Skip to main content


  • Grasshopper's creepy/fun aesthetic
  • Early use of the Diabolical Pitches
  • The arcade trappings
  • especially in bonus stages


  • Your shoulders will be on fire
  • The standard Kinect accuracy issues
  • Damning repetitiveness

It's ironic that Diabolical Pitch begins with the protagonist suffering a career-ending arm injury, because extended time playing the game made us pretty sore. There's a reason professional pitchers keep their arms in tubs of ice and why Tommy John surgeries (opens in new tab) are so common. In other words, get ready for lasting pain for every hour you play the game. In smaller bursts Pitch isn't as physically taxing, but this painful experience is just one of several barriers to fun here.

It's too bad, because developer Grasshopper Manufacture and its creative lead Suda51 have earned a dedicated following over the years, precisely for coming up with strange, unique concepts and the worlds they embody. The Kinect baseball/horror mash-up Diabolical Pitch, like most Suda51 games, starts with an undeniably cool concept – but it fails to do anything special with it.

We were hooked early on by the story of a former pitching great on hard times who's transported to a demonic amusement park. The star pitcher's bum arm is replaced by with a bionic substitute, but there's a price: He has to bean all the monstrous enemies that come at him in the park. We really liked the look of the world; it reminded us of the strange version of hell seen in Grasshopper's critically acclaimed Shadows of the Damned. We also appreciated the general creepiness of the title, especially the disconcerting things said by our guide to the underworld (as seen in the below video).

But Grasshopper's cult following isn't just based on its creative words; it's also thanks to the quality of their games – and it's here that Diabolical Pitch is lacking. As strange as the trappings are, the actual gameplay of Pitch is straightforward, plain and surprisingly dull: Throw baseballs as fast as you can at the enemies. And ... that's it. Early on we were having fun tossing balls left, right and center at demonic versions of theme-park animal mascots. The carnival atmosphere and setting initially were a perfect match for the style of gameplay, with the pitching reminding us of the kind of diversions where a couple of bucks would get us a handful of baseballs to throw at dummies in hopes of getting a prize.

Sadly, that same carnival atmosphere is a big reason Diabolical Pitch doesn't work in bigger doses. Those carny pitching games are meant to last a few minutes, so playing for a half-hour is painfully redundant. The types of enemies change up, as does the setting, but the gameplay is always the same: a static image of our hero flinging balls at repetitive sets of predictable enemies. Sure, they were interesting at first, but after electrifying our 171st tiger man, the repetition wore us down.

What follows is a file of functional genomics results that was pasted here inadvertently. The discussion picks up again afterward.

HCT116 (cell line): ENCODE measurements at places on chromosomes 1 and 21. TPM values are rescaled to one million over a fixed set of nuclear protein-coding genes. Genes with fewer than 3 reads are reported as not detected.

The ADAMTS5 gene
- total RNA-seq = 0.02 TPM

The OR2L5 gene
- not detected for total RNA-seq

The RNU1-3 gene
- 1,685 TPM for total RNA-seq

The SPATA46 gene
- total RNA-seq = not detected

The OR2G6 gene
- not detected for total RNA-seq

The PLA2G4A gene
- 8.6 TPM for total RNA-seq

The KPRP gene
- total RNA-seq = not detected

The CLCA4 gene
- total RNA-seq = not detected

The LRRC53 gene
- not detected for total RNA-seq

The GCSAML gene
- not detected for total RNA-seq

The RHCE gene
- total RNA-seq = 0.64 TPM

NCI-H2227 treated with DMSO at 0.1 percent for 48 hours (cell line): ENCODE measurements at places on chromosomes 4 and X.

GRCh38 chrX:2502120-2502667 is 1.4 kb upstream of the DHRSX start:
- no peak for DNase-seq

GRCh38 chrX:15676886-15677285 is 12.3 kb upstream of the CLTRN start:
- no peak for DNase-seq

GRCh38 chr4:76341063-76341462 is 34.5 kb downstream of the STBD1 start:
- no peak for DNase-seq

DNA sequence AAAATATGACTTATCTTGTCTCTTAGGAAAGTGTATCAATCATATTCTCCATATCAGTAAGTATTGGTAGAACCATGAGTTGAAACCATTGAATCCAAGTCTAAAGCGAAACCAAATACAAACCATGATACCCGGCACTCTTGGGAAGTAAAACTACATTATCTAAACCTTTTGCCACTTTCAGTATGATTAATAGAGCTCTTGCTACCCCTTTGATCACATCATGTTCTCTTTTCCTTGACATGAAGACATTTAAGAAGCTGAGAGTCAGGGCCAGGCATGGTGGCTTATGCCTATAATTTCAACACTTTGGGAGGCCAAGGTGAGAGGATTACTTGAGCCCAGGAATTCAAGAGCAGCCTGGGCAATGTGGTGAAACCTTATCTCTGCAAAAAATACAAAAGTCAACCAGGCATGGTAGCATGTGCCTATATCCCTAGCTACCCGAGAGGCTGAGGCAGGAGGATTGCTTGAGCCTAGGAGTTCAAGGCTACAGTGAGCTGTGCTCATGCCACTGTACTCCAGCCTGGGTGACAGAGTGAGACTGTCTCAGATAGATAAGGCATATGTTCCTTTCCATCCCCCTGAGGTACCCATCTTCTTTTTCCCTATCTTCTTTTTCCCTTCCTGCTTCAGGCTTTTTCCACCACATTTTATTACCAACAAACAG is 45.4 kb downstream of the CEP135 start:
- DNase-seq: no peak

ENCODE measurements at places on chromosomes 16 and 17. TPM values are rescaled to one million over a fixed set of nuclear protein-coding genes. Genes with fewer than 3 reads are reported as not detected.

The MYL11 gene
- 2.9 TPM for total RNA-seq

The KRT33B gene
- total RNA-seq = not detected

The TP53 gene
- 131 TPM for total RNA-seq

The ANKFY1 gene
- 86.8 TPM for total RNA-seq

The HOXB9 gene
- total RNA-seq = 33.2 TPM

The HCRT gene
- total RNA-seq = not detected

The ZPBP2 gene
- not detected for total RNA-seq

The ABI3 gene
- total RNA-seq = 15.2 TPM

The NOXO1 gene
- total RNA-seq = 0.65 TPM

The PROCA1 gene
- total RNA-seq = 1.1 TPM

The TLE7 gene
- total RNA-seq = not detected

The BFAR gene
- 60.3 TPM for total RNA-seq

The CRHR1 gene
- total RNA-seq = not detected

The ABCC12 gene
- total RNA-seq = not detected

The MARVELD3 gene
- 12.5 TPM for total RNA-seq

Similar to the early thrills of the setting, the special moves (aka Diabolical Pitches) are fun but lose their flavor fast enough. It's a blast at first, with dynamic poses and throws (like lightning storms and lock-on cannons), but soon enough the Diabolical Pitches are overwhelmed by the overall wave of sameness. And it doesn't help that the usual Kinect issues of accuracy and technical failings rear their nasty heads, as pitches that we thought were on the mark were sometimes miles off. The accuracy problems were at their worst for us when trying to catch, and missing a few catches is a fast ticket to a Game Over.

Diabolic Pitch is a mediocre experience, even considering the relatively affordable $10 price of admission. It's a novel distraction at best – hardly a sterling example of why Grasshopper has such dedicated fans. It simply falls short of its potential to be something special, instead ending up a one-pitch pony with an interesting hook.

More info

GenreOther Games/Compilations
Platform"Xbox 360"

Henry Gilbert is a former GamesRadar+ Editor, having spent seven years at the site helping to navigate our readers through the PS3 and Xbox 360 generation. Henry is now following another passion of his besides video games, working as the producer and podcast cohost of the popular Talking Simpsons and What a Cartoon podcasts.